Close the MODBUS configuration dialog (the LED should continue blinking). Select Config -> Ports & Pins and go to the Spindle Setup tab. Here we tell Mach3 that when the spindle is supposed to turn CW we want Output 1 to be ON when it's supposed to turn CCW we want Output 2 to be ON. Please note that this is NOT the outputs on our MODBUS board - these are yet just "signals"  that we need to map to the device we want which could be the LPT-port or as in this case the MODBUS device.



Now, when M3 is executed the signal Output 1 will go "ON" and when M4 is executed the signal Output 2 will go "ON". Now, we'll map these signals to the physical outputs on the Mini MODBUS device - this is done thru what's called a BRAIN which is kind of like a little PLC ladder program.


In Mach3, select Operator -> Brain Editor and give the newly created BRAIN a suitable name:


In the BRAIN editor we'll start with getting the two output signals mapped to two of the physical outputs on the board. Click on the little black plus-sign in the toolbar to add an entity to the BRAIN, click on the Outputs button and in the drop-down list select Output 1 and click OK.



Now select the newly added item on the screen and once again click on the plus-button. This will bring up a 1 input lobe selection dialog where we can choose what we want to do with this sigal. Since we don't want to modify it any way we select the No Operation radio button and click OK.



Again select the newly added entity (the NoOperation) on the screen and click the little green thing looking like an upside down version of the letter T. This is what is called a termination which is how we specify where the "output" of the previous operation (NoOperation in this case) is going - which in this case is to one of the MODBUS configuration buffers.

Since we previously set up Cfg#0 to write our 4 outputs this is where we want our "signal" to end up. Click on the MODBUS button and tick the Output radio button. Modbus adress should be 0 because we want to access the first entity in the buffer. Make sure that the CFG# textbox is set to to correct Cfg# (0 in this case) and select the Serial Plugin Enabled radio button.



At this point the BRAIN should look something like this:


Now repeat the process for Output 2 but this time put the value 1 in the Modbus Address to use text box in order to access the second entity in the buffer.



That's it for the two digital outputs. The analog output on the board is going to control the speed of our spindle so we need to get the desired spindle rpm from Mach3 and out to our board. For this example I'm assuming that we have a spindle speed range of 0-5000 where 0 rpm requires 0V from the analog output and 5000 rpm requires 10V from the analog output.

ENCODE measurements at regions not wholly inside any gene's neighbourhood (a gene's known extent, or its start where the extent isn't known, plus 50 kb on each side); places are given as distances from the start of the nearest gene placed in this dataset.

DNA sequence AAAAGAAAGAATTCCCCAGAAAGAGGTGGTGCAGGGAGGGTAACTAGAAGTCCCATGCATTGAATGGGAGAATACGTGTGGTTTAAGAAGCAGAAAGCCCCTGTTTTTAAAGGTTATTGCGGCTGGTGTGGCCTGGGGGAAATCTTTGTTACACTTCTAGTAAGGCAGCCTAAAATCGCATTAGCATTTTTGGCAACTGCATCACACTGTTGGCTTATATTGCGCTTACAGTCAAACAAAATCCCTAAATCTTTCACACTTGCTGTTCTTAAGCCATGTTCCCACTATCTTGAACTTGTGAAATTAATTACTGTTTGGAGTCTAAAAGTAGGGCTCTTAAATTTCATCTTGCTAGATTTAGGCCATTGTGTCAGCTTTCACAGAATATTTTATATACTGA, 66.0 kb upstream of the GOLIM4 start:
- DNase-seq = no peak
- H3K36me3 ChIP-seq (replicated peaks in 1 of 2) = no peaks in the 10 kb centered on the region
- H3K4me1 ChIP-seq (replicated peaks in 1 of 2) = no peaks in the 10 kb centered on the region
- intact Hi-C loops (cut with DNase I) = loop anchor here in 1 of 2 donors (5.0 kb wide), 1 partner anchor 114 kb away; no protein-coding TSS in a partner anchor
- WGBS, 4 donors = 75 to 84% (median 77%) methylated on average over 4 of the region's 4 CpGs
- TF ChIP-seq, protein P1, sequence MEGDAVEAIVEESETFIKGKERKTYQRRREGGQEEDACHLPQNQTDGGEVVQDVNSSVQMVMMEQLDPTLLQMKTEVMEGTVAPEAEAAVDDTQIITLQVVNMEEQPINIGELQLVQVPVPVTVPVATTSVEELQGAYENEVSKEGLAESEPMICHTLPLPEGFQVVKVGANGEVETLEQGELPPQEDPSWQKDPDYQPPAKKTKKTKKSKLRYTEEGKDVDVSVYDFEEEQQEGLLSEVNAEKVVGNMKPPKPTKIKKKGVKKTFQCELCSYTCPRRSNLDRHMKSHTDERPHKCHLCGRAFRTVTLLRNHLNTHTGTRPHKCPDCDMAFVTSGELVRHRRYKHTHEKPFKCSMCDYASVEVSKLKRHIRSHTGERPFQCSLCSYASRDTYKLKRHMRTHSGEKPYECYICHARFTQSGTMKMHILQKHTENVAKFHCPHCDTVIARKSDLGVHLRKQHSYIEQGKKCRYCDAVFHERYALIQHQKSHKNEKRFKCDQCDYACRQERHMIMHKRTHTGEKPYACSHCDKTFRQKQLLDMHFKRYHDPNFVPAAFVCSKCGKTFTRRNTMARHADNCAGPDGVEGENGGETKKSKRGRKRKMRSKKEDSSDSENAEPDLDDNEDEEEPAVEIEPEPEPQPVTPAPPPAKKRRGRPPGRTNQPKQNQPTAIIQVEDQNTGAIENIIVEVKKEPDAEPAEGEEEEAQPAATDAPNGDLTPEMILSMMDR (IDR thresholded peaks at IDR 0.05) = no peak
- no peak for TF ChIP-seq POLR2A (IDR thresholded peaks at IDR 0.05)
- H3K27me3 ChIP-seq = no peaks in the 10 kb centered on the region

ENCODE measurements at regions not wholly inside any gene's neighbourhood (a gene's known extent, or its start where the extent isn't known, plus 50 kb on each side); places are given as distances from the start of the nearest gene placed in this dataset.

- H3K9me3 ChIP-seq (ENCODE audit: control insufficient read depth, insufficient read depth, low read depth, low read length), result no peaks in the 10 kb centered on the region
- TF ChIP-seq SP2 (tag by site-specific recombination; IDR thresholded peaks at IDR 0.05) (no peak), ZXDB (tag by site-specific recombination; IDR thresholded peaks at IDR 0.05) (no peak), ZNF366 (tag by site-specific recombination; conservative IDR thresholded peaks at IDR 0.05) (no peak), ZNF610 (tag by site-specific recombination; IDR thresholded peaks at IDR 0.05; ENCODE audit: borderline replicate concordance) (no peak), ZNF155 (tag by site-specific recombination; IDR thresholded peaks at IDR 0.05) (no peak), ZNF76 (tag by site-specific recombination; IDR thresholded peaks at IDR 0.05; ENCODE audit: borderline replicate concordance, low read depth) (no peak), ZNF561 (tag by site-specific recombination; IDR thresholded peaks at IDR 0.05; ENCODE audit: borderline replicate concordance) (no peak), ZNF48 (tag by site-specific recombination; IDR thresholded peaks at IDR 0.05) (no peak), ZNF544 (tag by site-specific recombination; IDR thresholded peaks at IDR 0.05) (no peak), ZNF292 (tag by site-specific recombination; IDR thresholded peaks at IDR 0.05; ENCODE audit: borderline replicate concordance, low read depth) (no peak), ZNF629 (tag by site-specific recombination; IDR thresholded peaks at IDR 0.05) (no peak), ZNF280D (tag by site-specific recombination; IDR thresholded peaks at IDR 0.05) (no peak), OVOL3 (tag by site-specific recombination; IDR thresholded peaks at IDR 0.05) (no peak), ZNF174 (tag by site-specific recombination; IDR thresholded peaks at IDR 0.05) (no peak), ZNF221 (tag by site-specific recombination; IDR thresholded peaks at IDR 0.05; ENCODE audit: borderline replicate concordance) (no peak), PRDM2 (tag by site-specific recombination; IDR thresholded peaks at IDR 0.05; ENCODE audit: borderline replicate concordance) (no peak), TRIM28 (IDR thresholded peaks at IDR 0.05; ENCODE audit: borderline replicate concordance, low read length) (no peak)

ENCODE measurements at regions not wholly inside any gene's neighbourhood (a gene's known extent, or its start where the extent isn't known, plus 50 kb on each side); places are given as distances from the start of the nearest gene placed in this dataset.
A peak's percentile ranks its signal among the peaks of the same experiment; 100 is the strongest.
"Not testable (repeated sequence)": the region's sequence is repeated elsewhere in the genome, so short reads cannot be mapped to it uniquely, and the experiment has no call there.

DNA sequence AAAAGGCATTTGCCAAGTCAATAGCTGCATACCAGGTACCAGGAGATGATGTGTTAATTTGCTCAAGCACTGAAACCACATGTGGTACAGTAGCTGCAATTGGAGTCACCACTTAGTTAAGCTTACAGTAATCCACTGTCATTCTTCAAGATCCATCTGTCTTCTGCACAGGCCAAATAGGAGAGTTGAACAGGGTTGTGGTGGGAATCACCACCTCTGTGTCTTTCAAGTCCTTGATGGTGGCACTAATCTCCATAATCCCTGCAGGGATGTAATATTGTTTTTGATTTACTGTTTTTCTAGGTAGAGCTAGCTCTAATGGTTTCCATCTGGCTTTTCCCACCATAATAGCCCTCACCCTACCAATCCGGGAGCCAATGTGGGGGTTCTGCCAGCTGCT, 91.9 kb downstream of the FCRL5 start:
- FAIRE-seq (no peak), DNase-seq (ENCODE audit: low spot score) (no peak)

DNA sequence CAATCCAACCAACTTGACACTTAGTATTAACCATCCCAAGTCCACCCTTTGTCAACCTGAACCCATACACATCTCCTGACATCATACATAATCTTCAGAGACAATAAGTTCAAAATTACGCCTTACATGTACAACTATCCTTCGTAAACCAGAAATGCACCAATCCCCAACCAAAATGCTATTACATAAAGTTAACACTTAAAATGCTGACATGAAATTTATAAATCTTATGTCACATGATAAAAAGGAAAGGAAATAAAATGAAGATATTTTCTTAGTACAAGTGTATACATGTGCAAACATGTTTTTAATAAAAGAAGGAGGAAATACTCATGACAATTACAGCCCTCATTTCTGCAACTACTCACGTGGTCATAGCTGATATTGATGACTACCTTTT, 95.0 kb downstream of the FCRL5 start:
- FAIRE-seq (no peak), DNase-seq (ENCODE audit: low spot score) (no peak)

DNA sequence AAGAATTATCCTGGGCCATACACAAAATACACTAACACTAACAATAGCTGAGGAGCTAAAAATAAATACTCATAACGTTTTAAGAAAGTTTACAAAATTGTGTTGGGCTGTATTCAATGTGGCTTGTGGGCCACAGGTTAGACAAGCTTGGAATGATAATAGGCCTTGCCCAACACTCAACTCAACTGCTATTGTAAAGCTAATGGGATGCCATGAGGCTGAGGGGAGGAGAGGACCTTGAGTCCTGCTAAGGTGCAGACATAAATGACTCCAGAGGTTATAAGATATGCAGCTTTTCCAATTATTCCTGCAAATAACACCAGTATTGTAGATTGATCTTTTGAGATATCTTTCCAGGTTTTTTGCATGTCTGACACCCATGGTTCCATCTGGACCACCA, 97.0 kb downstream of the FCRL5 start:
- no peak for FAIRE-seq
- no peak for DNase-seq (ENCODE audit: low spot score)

Add a new entity to the BRAIN, select the DRO's button and look for DRO202 - Spindle RPM overdn. This will get the desired spindle speed with any potential override factored in. Since our max spindle speed is 5000 and the maximum value we can write to the analog output register is 1000 we must scale the "raw" RPM value down before writing it to the MODBUS configuration buffer. This is done with the formula function but for some reason (don't ask me) it doesn't work if we don't first run the "signal" thru a NoOperation like we did with the output signals. So, first add a NoOperation then select it and add a Formula operation by clicking the Formula button in the One Input Lobe dialog.




This is a simple matter of dividing our 0-5000 rpm value by 5 to get a 0-1000 value that we can send to the board. Now we can terminate the signal to the correct MODBUS Cfg# which in this case is Cfg#3 since that is what we set up to write to the Holding Register controlling the analog output. In Cfg#3 we want to access the first entity (we only have one but anyway) so we put a 0 in the ModBus Address to use text box.




At this point it might be worth mentioning that, as you've probably noticed, the Modbus Adress to use entry has nothing to do with the actual adress of the register in the device (the miniMODBUS in this case), it's simply which "location" in the selected MODBUS Cfg# buffer that Mach3 acesses. The MODBUS "engine" then trasnferes this to and from the device based on the information setup in the MODBUS configuration dialog.


OK, that was all the signals going from Mach3 to the MODBUS device. Now it's time tackle the signals going the other way. We're doing one analog signal for the feedrate override and one digital signal for the Cycle Start button. Lets start with the feedrate override.


The process is just as before but this time we need to get our "input" from the MODBUS buffers and write it to Mach3 instead of the other way around. We start with adding a MODBUS input to the BRAIN, since we've setup Cfg#2 to read the registers containing the values of the analog inputs we select Cfg#2 and since we want the first register of the two we select Address 0.


Now, the value from the analog input ranges from 0 to 4095 which is way too much for feeding directly to the feedrate override DRO in Mach3 (we don't want a feedrate override of 4000%) - we need to scale this down conciderably. Add a NoOperation and then a Formula function. I went for a ratio of 1/35 to bring the final value down to 0-117% but you can obviously select whatever you want. Finally we terminate the signal to a DRO which in this case should be DRO821 - Feed ovrd.